May 18, 2024

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Book review: Jeff Lowenthal and Robert Schaffner – Fleetwood Mac in Chicago – The Legendary Chess Blues Session – 2023: Video, Cover

This is the first book to cover Fleetwood Mac in their early stages, and it’s all from the legendary Chess Studios in Chicago.

It happened more than fifty years ago, a memorable recording session at the the Chess Records Studio that brought together an English blues band and some of the best Chicago blues musicians. The music captured during the nine hour session was released as two volumes entitled Blues Jam In Chicago, on Blue Horizon Records in December, 1969.

The classic line-up for Fleetwood Mac included the phenomenal Peter Green on guitar and vocals. He was a true master of the blues, playing with enormous amounts of taste and emotion. The band also featured two other guitarists, the slide guitar whiz Jeremy Spencer and Danny Kirwan, who managed to get one of the finest vibrato tones from his guitar without any electronic enhancements. The rhythm section was comprised of Mick Fleetwood on drums and John McVie on bass, who would later achieve even greater fame with another version of the band.

These recording sessions took place in January 1969, when Fleetwood Mac were a British blues band. Founded in 1967 in London, England by Peter Green, Jeremy Spencer and Mick Fleetwood, it then consisted of Green (guitar, vocals), Spencer (guitar, vocals), Fleetwood (drums), John McVie (bass guitar) and Danny Kirwan (guitar, vocals).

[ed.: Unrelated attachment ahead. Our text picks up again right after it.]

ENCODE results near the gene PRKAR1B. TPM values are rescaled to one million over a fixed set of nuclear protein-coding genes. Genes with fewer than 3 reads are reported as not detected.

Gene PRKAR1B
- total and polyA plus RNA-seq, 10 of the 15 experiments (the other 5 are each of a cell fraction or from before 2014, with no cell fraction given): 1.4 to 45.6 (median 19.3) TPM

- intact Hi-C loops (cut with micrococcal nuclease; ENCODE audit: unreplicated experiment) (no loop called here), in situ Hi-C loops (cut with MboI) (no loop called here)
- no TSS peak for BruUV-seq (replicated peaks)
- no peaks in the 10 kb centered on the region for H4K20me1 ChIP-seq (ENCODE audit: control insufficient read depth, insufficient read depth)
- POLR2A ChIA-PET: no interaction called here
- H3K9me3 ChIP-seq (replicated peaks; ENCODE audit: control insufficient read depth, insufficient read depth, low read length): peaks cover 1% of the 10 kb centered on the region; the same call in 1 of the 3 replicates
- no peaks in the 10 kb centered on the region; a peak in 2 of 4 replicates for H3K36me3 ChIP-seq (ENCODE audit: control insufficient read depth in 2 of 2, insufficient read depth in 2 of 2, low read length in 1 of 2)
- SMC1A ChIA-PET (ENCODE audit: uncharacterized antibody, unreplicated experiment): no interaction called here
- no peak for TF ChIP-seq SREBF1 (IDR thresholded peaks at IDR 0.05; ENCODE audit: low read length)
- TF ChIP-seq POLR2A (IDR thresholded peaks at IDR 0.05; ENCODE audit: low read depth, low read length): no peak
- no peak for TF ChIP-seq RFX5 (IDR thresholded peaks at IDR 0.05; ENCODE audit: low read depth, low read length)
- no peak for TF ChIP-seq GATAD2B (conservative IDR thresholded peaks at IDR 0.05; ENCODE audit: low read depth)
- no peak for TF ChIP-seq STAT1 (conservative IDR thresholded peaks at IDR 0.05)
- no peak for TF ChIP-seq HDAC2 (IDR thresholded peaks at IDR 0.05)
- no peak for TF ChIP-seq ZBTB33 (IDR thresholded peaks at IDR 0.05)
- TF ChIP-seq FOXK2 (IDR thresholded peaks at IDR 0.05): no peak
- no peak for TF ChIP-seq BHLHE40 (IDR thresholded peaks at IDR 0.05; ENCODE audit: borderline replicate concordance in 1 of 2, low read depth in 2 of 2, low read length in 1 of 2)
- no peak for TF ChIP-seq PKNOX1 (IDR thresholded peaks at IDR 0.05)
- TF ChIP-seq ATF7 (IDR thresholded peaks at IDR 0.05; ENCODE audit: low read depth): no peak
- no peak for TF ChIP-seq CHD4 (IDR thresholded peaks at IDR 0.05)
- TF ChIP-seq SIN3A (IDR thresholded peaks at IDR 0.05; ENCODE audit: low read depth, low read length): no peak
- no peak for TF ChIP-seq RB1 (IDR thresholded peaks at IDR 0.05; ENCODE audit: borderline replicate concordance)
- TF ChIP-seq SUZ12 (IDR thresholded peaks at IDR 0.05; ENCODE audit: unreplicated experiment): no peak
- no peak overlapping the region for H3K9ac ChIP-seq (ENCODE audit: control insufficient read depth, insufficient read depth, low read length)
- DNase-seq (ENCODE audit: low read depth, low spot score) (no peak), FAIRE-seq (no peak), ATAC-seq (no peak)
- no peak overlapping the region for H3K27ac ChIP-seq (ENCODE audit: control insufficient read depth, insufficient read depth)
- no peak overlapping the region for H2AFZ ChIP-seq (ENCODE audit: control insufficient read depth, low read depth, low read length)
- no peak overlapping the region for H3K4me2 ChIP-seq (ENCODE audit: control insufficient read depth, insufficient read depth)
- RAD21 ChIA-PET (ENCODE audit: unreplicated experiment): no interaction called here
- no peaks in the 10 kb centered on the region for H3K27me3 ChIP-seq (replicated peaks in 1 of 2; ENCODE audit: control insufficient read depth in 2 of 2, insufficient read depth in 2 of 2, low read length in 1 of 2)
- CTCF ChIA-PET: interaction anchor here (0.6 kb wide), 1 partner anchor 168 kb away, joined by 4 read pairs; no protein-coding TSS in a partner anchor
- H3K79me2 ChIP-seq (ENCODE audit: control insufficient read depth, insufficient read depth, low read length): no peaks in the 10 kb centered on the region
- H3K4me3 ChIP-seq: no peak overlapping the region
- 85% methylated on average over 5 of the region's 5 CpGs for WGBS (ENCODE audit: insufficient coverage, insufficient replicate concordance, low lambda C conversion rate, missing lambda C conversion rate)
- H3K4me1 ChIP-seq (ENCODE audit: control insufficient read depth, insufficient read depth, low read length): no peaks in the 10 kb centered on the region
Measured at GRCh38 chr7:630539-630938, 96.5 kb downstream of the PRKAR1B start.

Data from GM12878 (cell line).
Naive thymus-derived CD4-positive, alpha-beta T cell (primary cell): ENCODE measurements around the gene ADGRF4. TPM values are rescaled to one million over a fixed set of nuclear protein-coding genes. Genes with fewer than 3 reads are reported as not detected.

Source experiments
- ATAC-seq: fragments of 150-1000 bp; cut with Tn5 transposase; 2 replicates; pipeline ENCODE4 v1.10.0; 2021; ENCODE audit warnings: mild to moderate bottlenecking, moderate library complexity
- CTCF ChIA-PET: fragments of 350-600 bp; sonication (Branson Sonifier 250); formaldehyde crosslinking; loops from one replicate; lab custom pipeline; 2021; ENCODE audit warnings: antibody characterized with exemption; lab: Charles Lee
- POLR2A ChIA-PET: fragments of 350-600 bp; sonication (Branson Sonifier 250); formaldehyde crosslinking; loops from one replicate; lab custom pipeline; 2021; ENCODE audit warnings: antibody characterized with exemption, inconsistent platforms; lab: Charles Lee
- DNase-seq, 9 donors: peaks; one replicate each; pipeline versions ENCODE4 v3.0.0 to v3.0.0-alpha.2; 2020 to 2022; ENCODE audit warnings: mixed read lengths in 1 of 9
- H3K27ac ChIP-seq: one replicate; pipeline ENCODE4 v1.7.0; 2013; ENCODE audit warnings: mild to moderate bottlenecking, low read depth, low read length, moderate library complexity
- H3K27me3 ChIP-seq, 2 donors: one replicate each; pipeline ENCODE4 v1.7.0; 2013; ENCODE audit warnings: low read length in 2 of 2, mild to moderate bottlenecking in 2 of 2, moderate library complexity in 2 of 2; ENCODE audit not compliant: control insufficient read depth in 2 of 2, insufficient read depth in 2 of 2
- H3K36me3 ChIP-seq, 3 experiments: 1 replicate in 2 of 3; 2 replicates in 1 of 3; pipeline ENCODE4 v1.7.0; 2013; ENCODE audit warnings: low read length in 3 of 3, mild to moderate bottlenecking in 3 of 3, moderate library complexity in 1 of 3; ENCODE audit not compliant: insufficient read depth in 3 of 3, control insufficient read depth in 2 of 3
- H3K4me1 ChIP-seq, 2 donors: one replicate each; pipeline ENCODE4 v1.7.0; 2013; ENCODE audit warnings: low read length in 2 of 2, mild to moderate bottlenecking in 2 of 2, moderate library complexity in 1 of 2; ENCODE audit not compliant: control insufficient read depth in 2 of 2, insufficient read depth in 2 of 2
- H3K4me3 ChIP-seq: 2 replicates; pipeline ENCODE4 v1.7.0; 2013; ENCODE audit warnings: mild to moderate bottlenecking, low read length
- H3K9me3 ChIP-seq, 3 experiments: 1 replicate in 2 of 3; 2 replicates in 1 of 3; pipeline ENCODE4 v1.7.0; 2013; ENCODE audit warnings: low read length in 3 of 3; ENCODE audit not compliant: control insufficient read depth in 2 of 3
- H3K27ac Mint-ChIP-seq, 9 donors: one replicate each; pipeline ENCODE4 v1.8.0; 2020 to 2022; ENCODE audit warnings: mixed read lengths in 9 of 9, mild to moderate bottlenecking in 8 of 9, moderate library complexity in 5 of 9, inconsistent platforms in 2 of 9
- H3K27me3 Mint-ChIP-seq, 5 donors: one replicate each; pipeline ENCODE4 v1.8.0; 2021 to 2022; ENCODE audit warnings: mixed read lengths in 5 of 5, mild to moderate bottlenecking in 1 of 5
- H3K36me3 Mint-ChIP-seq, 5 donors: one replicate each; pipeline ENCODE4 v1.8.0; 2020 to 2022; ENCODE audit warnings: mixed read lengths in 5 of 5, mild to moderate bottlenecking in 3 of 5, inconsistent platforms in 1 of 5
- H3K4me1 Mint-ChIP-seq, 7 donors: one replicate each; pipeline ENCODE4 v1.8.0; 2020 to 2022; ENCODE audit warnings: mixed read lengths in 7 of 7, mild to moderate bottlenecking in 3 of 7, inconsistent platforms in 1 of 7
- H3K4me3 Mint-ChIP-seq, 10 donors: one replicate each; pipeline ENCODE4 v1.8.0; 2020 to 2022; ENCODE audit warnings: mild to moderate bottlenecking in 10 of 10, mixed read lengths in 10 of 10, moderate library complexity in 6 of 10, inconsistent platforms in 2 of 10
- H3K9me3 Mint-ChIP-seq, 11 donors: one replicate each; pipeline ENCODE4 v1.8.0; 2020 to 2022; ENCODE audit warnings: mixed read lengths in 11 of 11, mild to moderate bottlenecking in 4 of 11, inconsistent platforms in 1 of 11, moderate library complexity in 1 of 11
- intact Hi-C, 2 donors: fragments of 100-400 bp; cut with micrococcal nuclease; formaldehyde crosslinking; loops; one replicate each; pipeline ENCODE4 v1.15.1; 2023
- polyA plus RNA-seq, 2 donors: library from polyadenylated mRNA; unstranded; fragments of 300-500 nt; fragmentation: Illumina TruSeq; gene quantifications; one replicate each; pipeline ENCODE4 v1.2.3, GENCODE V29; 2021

The Chicago blues musicians who also played at this session were Willie Dixon (vocals and guitar), Otis Spann (piano, vocals), (upright bass), Shakey Horton (harmonica, vocals), J.T. Brown (tenor saxophone, vocals), Buddy Guy (guitar) Honeyboy Edwards (guitar, vocals), and S.P. Leary (drums).

Jeff Lowenthal was the only photographer at the sessions, and his work is candid, insightful and very fine, as is the book as a whole. There are many more black and white photos than there are color.

Jeff Lowenthal was the proverbial “fly on the wall” that day, the lone photographer invited to be part of the session. Some of his photos were included on the original LP albums, as well as subsequent re-releases in a variety of formats. This new book makes available a treasure trove of his efforts, in color and B&W, many for the first time, highlighting a once-in-a-lifetime summit meeting.

In his “Foreword” that opens the book, producer and label owner Mike Vernon sets the stage, relating how plans came together for the band’s first US tour, which included a number of shows in Chicago. Sensing an opportunity, Vernon reached out to Willie Dixon for help in arranging for some of Chicago’s finest to join Fleetwood Mac in the studio. While some artists like Otis Rush and Magic Sam were not available, Dixon was able to secure commitments from Buddy Guy, the legendary piano player Otis Spann, noted drummer S.P Leary, harmonica master Big Walter “Shakey” Horton, David “Honeyboy” Edwards, tenor saxophonist J.T Brown, and Dixon himself on bass.